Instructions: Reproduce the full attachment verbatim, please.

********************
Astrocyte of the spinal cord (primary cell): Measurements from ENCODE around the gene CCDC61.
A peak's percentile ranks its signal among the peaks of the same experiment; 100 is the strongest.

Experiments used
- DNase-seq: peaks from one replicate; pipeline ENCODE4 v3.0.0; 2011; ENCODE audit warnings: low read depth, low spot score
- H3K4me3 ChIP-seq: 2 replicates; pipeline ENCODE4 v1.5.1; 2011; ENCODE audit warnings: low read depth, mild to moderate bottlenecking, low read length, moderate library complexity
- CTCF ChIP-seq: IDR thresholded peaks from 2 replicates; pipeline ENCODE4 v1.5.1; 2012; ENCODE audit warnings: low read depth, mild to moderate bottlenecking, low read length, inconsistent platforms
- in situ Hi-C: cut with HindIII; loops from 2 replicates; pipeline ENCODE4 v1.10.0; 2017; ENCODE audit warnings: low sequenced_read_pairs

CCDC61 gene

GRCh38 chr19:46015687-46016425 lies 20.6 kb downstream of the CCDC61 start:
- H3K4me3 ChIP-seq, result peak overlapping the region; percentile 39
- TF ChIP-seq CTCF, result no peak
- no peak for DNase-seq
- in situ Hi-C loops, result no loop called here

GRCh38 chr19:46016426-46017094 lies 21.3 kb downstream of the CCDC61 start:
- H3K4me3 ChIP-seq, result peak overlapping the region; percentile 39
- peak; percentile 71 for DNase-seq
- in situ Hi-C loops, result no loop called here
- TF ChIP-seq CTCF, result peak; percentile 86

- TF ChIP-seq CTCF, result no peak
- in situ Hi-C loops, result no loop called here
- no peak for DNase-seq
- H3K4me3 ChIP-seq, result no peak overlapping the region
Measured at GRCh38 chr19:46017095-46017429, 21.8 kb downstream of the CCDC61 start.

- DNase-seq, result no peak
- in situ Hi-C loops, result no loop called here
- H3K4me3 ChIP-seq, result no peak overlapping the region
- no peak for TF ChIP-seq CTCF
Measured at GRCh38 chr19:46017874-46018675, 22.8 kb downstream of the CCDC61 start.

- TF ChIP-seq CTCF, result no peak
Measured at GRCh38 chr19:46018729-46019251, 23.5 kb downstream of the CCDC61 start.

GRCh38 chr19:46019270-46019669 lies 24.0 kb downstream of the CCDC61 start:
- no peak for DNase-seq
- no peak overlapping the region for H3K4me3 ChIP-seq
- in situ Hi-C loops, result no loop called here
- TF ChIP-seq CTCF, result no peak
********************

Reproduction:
Astrocyte of the spinal cord (primary cell): Measurements from ENCODE around the gene CCDC61.
A peak's percentile ranks its signal among the peaks of the same experiment; 100 is the strongest.

Experiments used
- DNase-seq: peaks from one replicate; pipeline ENCODE4 v3.0.0; 2011; ENCODE audit warnings: low read depth, low spot score
- H3K4me3 ChIP-seq: 2 replicates; pipeline ENCODE4 v1.5.1; 2011; ENCODE audit warnings: low read depth, mild to moderate bottlenecking, low read length, moderate library complexity
- CTCF ChIP-seq: IDR thresholded peaks from 2 replicates; pipeline ENCODE4 v1.5.1; 2012; ENCODE audit warnings: low read depth, mild to moderate bottlenecking, low read length, inconsistent platforms
- in situ Hi-C: cut with HindIII; loops from 2 replicates; pipeline ENCODE4 v1.10.0; 2017; ENCODE audit warnings: low sequenced_read_pairs

CCDC61 gene

GRCh38 chr19:46015687-46016425 lies 20.6 kb downstream of the CCDC61 start:
- H3K4me3 ChIP-seq, result peak overlapping the region; percentile 39
- TF ChIP-seq CTCF, result no peak
- no peak for DNase-seq
- in situ Hi-C loops, result no loop called here

GRCh38 chr19:46016426-46017094 lies 21.3 kb downstream of the CCDC61 start:
- H3K4me3 ChIP-seq, result peak overlapping the region; percentile 39
- peak; percentile 71 for DNase-seq
- in situ Hi-C loops, result no loop called here
- TF ChIP-seq CTCF, result peak; percentile 86

- TF ChIP-seq CTCF, result no peak
- in situ Hi-C loops, result no loop called here
- no peak for DNase-seq
- H3K4me3 ChIP-seq, result no peak overlapping the region
Measured at GRCh38 chr19:46017095-46017429, 21.8 kb downstream of the CCDC61 start.

- DNase-seq, result no peak
- in situ Hi-C loops, result no loop called here
- H3K4me3 ChIP-seq, result no peak overlapping the region
- no peak for TF ChIP-seq CTCF
Measured at GRCh38 chr19:46017874-46018675, 22.8 kb downstream of the CCDC61 start.

- TF ChIP-seq CTCF, result no peak
Measured at GRCh38 chr19:46018729-46019251, 23.5 kb downstream of the CCDC61 start.

GRCh38 chr19:46019270-46019669 lies 24.0 kb downstream of the CCDC61 start:
- no peak for DNase-seq
- no peak overlapping the region for H3K4me3 ChIP-seq
- in situ Hi-C loops, result no loop called here
- TF ChIP-seq CTCF, result no peak